Two factor authentication is just doing a “mother may I” to a separate device because we have lots more devices, but fails if the device being asked might not be available, hence blocking the user from work. It may not be great, but at this point, it’s really all we have.

Apple Store “Bait and Switch” IPhone Battery Gambit: Apple Giveth and Taketh Away

Beware the Apple Store “bait and switch” iPhone battery gambit. We faced this yesterday in Los Gatos, CA where they tried to claim a working iPhone 6s with a good screen / original owner was not eligible for their $29 battery replacement at the appointment because it had a slight bow in the frame.

Now, by this point everyone likely has some flaw in their old iPhone, whether it is a slightly dinged frame from being dropped to a minute crack or scratch under the frame. It’s normal wear and tear. And they likely didn’t have a problem replacing the battery before the discount was announced and replacements were more costly and infrequent. But now, it’s an issue.

They did offer to sell an iPhone 6s for close to $300! This is a terrible price. Don’t go for it. This is what they mean by bait and switch.

There’s a good reason why Apple doesn’t want to replace old batteries after their bungled attempt to intentionally slow down older iPhones with an OS update was discovered, but they don’t mind selling old inventory at a premium. Money.

According to Barclays’ analyst Mark Moskowitz, extending the life of old iPhones will impact Apple’s bottom line and stock price severely: “In our base case scenario, 10% of those 519M users take the $29 offer, and around 30% of them decide not to buy a new iPhone this year. This means around 16M iPhone sales could be at risk, creating ~4% downside to our current revenue estimate for C2018.”

I suppose we’re back to the maxim, “If it seems to good to be true, it is too good too be true“.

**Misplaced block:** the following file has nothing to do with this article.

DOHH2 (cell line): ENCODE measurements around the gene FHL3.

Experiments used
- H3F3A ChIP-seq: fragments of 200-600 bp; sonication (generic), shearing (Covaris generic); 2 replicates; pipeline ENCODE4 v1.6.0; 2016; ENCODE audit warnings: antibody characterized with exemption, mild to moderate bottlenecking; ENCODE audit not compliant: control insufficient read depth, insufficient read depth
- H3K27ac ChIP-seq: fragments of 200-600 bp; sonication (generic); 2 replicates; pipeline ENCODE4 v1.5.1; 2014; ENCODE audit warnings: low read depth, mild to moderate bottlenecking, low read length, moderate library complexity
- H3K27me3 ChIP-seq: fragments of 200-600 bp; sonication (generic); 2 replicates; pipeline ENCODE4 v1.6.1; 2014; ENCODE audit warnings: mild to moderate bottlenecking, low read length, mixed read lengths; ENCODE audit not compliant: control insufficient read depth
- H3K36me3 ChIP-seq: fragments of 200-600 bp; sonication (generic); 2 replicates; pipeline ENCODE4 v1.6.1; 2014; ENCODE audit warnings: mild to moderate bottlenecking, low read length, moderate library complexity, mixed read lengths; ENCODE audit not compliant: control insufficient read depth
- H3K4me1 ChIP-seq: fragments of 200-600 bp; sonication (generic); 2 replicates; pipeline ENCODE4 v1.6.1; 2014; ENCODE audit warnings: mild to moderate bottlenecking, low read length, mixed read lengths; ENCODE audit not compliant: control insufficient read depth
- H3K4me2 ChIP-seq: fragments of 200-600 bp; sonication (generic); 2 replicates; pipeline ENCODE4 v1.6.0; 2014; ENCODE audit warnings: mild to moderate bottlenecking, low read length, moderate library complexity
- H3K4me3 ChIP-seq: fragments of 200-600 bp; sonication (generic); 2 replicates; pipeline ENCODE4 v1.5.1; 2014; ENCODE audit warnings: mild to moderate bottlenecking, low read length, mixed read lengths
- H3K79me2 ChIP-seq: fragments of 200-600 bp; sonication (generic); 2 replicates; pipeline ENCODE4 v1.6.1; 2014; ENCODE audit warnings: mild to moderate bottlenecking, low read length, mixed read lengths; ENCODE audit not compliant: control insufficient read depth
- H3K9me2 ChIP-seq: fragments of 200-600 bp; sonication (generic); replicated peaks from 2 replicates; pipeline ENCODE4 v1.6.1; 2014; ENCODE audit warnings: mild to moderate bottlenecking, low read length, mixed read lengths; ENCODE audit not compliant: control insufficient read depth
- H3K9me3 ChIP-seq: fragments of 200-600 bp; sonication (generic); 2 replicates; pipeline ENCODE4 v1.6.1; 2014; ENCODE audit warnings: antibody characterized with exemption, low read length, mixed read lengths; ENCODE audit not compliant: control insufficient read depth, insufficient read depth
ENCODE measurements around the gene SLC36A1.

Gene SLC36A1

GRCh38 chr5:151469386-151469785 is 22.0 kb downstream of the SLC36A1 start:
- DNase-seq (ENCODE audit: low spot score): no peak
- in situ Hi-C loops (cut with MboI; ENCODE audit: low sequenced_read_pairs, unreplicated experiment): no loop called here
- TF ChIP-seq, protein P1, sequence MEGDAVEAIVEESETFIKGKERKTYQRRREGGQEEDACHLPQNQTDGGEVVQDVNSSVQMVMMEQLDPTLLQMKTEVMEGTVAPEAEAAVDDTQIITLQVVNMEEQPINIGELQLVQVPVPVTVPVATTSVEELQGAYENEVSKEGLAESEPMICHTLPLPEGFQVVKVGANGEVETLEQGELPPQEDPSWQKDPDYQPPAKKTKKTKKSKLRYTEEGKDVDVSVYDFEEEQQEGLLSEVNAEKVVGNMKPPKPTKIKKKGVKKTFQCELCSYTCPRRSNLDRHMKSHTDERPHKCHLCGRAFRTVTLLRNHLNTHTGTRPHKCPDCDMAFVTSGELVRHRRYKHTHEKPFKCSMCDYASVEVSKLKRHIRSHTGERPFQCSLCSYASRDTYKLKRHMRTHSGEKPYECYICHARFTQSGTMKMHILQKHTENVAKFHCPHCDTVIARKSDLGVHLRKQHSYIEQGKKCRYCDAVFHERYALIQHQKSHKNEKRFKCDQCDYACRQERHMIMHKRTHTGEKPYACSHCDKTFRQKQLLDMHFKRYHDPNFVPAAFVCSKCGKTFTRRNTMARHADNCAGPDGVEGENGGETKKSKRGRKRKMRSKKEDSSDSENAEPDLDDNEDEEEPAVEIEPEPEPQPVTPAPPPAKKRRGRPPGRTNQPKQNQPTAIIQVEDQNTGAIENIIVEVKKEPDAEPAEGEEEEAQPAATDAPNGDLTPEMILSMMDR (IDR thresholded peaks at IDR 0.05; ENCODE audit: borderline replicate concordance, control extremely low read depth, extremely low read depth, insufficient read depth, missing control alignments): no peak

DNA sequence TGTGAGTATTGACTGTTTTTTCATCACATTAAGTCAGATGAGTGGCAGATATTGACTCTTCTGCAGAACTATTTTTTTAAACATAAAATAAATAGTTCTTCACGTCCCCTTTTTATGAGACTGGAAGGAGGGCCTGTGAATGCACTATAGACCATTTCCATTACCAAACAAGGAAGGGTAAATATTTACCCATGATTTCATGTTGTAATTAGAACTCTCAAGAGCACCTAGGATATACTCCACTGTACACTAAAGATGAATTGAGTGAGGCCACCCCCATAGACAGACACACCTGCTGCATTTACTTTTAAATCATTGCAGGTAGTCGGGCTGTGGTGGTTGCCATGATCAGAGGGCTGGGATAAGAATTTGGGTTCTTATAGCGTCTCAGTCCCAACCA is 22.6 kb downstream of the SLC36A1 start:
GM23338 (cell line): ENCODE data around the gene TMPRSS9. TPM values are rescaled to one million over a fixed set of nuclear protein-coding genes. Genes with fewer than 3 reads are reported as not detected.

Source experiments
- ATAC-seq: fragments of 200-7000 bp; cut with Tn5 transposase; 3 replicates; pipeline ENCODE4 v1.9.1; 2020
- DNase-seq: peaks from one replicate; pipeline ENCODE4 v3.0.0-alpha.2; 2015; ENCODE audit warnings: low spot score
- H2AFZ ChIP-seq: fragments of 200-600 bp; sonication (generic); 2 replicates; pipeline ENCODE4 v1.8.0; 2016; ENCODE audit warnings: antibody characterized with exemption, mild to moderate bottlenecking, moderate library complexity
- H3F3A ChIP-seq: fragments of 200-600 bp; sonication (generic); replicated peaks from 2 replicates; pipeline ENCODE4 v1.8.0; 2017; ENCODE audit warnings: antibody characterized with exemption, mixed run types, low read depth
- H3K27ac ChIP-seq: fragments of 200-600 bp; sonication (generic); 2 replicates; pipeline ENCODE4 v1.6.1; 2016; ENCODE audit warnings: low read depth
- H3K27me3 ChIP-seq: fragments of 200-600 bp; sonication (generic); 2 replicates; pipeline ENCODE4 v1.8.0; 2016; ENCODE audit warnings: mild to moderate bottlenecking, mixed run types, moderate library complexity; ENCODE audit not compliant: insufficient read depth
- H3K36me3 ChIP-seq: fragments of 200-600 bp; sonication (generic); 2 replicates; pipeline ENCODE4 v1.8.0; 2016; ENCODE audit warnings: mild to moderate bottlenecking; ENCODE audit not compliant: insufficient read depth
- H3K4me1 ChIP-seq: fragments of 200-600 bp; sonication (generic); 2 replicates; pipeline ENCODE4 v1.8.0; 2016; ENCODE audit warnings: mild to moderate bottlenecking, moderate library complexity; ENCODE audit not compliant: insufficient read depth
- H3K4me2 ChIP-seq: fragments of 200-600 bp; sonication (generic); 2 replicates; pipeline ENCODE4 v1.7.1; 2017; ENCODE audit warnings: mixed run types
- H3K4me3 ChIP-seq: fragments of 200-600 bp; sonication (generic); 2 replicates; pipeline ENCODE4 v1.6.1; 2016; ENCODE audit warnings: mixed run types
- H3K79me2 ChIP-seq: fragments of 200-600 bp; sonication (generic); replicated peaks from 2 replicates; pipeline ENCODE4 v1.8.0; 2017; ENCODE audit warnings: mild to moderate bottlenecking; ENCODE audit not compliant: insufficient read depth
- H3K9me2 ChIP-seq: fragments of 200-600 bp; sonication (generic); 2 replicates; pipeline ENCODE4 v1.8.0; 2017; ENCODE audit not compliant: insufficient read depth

Consider your options carefully when they refuse to honor their agreement.

Intel’s X86 Decades-Old Referential Integrity Processor Flaw Fix will be “like kicking a dead whale down the beach”

Brian, Brian, Brian. Really, do you have to lie to cover your ass? Variations on this “exploit” have been known since Intel derived the X86 architecture from Honeywell and didn’t bother to do the elaborate MMU fix that Multics used to elide it.

We are talking decades, sir. Decades. And it was covered by Intel patents as a feature. We all knew about it. Intel was proud of it.

Heck, we even saw this flaw manifest in 386BSD testing, so we wrote our own virtual-to-physical memory mapping mechanism in software and wrote about it in Dr. Dobbs Journal in 1991.

You could have dealt with this a long time ago. But it was a hard problem, and you probably thought “Why bother? Nobody’s gonna care about referential integrity“. And it didn’t matter – until now.

Now a fix is going to be expensive. Why? Because all the OS patches in the world can’t compensate for a slow software path. We’re looking at 30% speed penalties, sir.

Now, we can probably and properly blame the OS side with their obsession with bloated kernels.

But you promised them if they trust your processors, you’ll compensate for their software bottlenecks and half-assed architectures. And they believed you.

So now you’ve got to fix it, Brian. Not deny it. Fix it. Google didn’t invent the problem. It’s been there in one form or another since the 8086 was a glimmer in Gordon Moore’s eye.

And now it’s going to cost Intel. How much is up to you.